Objective: Adolescents at risk for suicide are highly heterogeneous in terms of psychiatric and social risk factors, yet there has been little systematic research on risk profiles, which would facilitate recognition and the matching of patients to services. Our primary study aims were to identify latent class profiles of adolescents with elevated suicide risk, and to examine the association of these profiles with mental health service use (MHSU). Method: Participants were 1,609 adolescents from the Emergency Department Screen for Teens at Risk for Suicide (ED-STARS) cohort. Participants completed baseline surveys assessing demographics, MHSU, and suicide risk. Telephone follow-up interviews were conducted at 3 months to assess suicide attempts. Participants met pre-established baseline criteria for suicide risk. Results: Using latent class analysis, we derived 5 profiles of elevated suicide risk with differing patterns of eight risk factors: history of multiple suicide attempts, past-month suicidal ideation, depression, alcohol and drug misuse, impulsive-aggression, and sexual and physical abuse. In comparison to adolescents who did not meet baseline criteria for suicide risk, each profile was associated with increased risk of a suicide attempt within 3 months. The MHSU was lowest for adolescents fitting profiles with previous (but no recent) suicidal thoughts and behavior, and for adolescents from racial and ethnic minority groups. Conclusion: Adolescents at elevated risk for suicide present to emergency departments with differing profiles of suicide risk. MHSU varies across these profiles and by race/ethnicity, indicating that targeted risk recognition and treatment linkage efforts may be necessary to reach some adolescents at risk.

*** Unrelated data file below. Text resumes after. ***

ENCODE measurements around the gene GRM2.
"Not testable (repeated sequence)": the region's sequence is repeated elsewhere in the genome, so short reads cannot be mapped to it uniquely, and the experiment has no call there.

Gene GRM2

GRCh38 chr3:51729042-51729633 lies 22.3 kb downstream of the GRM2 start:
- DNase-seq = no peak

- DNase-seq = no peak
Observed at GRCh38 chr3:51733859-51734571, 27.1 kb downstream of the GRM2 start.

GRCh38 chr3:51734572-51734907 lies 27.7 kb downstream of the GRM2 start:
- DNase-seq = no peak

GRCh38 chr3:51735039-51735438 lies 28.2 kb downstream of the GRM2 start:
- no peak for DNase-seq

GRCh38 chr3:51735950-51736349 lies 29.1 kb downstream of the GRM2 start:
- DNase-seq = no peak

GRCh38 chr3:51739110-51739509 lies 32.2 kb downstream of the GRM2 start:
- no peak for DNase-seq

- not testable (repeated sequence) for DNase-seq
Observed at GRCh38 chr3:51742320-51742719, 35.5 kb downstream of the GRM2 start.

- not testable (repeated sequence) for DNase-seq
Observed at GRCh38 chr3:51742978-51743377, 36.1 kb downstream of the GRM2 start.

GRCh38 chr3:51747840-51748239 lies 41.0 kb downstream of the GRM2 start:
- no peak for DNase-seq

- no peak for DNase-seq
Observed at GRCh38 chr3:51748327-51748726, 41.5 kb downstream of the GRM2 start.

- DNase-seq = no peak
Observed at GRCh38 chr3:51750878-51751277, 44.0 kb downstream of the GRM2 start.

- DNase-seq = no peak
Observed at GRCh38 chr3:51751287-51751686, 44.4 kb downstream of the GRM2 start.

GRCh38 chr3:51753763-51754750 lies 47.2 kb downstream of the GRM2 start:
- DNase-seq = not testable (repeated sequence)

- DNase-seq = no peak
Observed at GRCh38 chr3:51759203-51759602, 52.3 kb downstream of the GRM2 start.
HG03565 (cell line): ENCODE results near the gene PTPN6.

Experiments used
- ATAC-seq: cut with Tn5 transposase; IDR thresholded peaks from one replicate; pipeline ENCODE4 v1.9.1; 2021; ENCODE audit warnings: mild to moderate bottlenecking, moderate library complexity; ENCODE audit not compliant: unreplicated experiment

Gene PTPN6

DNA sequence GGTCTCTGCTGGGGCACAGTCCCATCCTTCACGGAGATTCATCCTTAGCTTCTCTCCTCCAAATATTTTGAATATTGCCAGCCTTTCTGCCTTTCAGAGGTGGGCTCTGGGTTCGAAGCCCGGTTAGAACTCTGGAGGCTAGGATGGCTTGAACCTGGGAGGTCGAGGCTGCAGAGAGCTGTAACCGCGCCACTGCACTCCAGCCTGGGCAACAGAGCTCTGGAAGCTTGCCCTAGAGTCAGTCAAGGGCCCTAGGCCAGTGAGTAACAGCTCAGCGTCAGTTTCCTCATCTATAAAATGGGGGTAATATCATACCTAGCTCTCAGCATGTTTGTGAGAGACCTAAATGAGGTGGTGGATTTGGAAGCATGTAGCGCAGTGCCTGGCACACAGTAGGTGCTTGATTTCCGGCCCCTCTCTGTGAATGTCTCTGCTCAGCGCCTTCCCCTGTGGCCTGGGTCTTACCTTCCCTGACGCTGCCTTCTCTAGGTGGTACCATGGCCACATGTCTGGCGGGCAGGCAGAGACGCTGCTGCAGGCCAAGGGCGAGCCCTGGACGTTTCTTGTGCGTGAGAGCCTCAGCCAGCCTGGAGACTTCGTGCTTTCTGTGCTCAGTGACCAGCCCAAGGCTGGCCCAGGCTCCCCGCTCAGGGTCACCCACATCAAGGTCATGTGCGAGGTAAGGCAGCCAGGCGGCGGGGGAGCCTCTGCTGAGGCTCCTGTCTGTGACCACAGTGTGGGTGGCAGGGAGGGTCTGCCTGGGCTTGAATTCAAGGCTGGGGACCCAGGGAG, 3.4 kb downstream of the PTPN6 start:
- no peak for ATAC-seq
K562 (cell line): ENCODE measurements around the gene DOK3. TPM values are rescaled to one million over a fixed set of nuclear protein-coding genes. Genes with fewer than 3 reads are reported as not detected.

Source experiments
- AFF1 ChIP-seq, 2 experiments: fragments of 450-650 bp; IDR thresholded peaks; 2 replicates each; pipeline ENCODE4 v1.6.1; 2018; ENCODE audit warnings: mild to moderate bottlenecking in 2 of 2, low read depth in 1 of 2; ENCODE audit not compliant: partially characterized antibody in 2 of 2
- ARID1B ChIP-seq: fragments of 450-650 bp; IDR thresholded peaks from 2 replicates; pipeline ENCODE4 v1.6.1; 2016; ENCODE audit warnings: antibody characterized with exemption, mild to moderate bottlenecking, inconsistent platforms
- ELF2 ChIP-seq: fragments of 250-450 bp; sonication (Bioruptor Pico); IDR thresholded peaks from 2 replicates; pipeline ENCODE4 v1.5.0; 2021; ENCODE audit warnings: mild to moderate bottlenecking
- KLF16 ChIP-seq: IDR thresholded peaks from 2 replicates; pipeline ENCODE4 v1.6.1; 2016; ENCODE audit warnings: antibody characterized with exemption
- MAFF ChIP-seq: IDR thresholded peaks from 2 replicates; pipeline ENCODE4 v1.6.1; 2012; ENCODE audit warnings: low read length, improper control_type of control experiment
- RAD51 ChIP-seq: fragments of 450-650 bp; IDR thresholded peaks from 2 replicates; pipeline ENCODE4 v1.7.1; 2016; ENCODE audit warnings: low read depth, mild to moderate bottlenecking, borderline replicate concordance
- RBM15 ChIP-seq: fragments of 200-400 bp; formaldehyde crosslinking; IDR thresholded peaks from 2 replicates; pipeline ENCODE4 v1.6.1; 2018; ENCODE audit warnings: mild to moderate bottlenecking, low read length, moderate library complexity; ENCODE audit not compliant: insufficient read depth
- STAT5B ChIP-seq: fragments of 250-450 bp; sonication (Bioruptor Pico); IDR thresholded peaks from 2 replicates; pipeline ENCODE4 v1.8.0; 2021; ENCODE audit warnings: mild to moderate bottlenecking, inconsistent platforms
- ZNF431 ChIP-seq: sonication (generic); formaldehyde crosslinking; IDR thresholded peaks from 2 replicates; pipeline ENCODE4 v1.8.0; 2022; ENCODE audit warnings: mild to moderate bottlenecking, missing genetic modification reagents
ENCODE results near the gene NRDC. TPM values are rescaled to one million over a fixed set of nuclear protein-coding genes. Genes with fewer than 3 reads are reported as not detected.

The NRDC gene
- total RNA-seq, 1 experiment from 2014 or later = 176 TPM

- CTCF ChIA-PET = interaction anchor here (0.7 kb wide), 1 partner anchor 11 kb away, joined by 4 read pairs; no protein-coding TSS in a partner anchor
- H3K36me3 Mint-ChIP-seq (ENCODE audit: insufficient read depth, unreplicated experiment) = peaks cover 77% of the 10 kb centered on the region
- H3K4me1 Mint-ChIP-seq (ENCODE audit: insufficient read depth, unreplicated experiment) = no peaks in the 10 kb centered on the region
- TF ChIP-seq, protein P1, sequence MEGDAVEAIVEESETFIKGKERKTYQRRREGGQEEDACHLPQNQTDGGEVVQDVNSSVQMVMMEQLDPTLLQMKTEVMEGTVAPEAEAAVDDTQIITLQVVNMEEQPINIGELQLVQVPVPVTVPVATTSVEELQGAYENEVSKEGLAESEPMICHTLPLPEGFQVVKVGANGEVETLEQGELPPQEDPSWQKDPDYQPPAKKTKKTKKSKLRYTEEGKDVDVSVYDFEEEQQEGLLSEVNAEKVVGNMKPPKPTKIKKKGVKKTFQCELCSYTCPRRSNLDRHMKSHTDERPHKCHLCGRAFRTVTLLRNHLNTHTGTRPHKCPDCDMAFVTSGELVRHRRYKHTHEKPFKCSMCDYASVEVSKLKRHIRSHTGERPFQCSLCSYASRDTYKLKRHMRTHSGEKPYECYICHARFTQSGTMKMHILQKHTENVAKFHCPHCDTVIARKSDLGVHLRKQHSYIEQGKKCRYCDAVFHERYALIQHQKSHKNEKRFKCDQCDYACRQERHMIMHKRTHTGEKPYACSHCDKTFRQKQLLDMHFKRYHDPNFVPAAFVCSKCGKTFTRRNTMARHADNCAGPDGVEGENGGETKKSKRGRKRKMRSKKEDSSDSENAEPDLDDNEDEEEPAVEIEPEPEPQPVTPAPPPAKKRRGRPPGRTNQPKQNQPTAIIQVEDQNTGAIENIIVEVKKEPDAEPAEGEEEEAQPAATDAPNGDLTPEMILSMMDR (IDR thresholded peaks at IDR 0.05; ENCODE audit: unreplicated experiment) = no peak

|Journal||Journal of the American Academy of Child and Adolescent Psychiatry|
|State||Published - Sep 2020|
- latent class profiles
- mental health service use
- suicide risk